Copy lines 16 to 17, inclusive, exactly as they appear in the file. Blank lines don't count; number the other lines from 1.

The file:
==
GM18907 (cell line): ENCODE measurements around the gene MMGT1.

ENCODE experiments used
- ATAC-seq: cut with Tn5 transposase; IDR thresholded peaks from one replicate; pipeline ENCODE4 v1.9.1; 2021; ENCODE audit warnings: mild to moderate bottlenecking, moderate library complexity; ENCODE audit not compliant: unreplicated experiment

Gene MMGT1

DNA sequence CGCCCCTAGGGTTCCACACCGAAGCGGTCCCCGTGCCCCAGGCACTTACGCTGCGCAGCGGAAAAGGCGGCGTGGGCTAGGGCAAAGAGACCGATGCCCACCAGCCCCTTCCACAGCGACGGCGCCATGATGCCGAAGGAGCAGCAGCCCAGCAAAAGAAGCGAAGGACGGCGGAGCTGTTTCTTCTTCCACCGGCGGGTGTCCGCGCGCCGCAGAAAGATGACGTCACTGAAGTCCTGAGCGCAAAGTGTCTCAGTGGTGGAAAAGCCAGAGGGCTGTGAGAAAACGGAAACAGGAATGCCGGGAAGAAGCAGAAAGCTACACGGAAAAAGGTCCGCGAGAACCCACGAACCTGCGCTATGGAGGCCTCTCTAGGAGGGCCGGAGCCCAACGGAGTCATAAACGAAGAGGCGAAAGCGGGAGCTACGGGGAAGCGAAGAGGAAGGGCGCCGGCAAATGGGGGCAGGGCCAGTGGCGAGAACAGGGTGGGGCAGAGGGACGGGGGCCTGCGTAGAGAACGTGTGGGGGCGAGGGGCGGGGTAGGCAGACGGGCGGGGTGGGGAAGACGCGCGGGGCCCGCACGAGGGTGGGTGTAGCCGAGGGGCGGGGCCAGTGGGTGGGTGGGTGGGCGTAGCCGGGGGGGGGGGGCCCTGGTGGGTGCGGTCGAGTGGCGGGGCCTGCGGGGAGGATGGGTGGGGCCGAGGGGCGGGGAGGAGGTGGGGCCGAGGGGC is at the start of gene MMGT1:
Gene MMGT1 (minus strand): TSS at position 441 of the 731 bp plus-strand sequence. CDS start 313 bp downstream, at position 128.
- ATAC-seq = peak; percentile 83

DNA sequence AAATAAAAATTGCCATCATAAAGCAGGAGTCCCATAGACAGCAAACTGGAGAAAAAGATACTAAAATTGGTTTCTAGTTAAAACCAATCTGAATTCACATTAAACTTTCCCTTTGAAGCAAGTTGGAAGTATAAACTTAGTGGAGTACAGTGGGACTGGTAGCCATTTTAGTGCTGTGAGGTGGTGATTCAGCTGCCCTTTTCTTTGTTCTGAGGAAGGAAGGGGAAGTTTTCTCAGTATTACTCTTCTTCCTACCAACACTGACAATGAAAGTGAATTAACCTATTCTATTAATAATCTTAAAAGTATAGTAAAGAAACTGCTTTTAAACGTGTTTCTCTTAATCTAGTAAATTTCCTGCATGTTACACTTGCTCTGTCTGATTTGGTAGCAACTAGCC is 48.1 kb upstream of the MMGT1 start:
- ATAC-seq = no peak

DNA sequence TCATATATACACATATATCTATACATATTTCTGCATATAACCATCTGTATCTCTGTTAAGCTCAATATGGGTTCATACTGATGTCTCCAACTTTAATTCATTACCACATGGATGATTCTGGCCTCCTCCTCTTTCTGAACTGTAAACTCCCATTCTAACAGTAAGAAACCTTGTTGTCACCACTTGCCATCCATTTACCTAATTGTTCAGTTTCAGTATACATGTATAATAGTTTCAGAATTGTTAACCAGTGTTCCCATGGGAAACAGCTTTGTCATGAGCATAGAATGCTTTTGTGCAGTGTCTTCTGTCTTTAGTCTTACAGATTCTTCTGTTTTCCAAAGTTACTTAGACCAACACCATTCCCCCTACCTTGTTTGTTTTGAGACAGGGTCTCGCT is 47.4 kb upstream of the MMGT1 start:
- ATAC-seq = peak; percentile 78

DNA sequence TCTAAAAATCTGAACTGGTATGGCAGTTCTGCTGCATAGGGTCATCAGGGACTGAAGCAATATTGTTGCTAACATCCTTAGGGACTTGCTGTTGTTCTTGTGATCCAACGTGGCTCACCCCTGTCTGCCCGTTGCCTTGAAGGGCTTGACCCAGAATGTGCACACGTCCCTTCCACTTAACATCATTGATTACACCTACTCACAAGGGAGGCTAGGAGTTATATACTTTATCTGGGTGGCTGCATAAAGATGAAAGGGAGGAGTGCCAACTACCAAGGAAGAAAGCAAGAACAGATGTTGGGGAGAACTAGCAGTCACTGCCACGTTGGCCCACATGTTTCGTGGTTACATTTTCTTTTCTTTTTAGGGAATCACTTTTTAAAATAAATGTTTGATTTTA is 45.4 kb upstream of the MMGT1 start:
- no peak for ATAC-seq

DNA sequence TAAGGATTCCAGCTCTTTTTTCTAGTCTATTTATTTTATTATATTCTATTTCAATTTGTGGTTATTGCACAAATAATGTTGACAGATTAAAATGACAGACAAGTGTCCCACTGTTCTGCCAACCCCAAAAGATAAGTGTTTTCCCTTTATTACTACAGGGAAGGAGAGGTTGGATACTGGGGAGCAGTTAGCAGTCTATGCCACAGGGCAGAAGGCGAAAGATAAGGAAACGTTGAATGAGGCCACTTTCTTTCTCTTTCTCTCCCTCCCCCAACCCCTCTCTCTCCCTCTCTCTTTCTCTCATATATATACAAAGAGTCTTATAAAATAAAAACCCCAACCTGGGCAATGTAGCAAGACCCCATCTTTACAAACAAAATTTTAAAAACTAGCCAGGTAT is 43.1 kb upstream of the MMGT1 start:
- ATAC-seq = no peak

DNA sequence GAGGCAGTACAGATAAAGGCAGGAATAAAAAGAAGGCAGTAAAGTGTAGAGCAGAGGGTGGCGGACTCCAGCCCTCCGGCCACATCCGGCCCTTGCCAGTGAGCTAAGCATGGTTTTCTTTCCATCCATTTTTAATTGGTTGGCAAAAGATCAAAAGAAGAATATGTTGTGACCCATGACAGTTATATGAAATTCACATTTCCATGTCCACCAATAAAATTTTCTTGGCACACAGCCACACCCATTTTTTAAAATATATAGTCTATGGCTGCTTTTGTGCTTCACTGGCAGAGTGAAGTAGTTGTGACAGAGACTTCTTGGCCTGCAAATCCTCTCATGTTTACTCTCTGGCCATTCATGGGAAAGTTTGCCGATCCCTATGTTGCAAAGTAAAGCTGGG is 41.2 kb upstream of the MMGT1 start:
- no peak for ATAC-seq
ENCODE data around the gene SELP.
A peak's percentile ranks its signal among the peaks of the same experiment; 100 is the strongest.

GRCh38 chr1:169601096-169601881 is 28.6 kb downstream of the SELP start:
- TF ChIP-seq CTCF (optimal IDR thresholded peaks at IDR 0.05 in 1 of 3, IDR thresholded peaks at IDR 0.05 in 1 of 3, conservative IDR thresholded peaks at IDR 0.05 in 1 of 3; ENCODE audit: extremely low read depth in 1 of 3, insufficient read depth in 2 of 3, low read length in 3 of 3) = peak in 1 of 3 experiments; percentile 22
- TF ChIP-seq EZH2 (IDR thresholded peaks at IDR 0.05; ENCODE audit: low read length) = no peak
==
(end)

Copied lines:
DNA sequence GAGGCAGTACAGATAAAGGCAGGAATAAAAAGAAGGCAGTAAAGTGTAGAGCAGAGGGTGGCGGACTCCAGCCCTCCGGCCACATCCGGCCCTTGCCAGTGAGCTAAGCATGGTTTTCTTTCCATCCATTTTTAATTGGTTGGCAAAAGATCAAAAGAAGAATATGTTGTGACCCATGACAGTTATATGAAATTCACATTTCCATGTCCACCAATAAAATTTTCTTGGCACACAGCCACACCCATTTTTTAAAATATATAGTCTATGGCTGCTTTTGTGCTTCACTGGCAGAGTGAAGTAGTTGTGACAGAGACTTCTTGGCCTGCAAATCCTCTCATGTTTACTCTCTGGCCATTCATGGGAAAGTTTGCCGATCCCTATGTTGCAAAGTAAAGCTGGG is 41.2 kb upstream of the MMGT1 start:
- no peak for ATAC-seq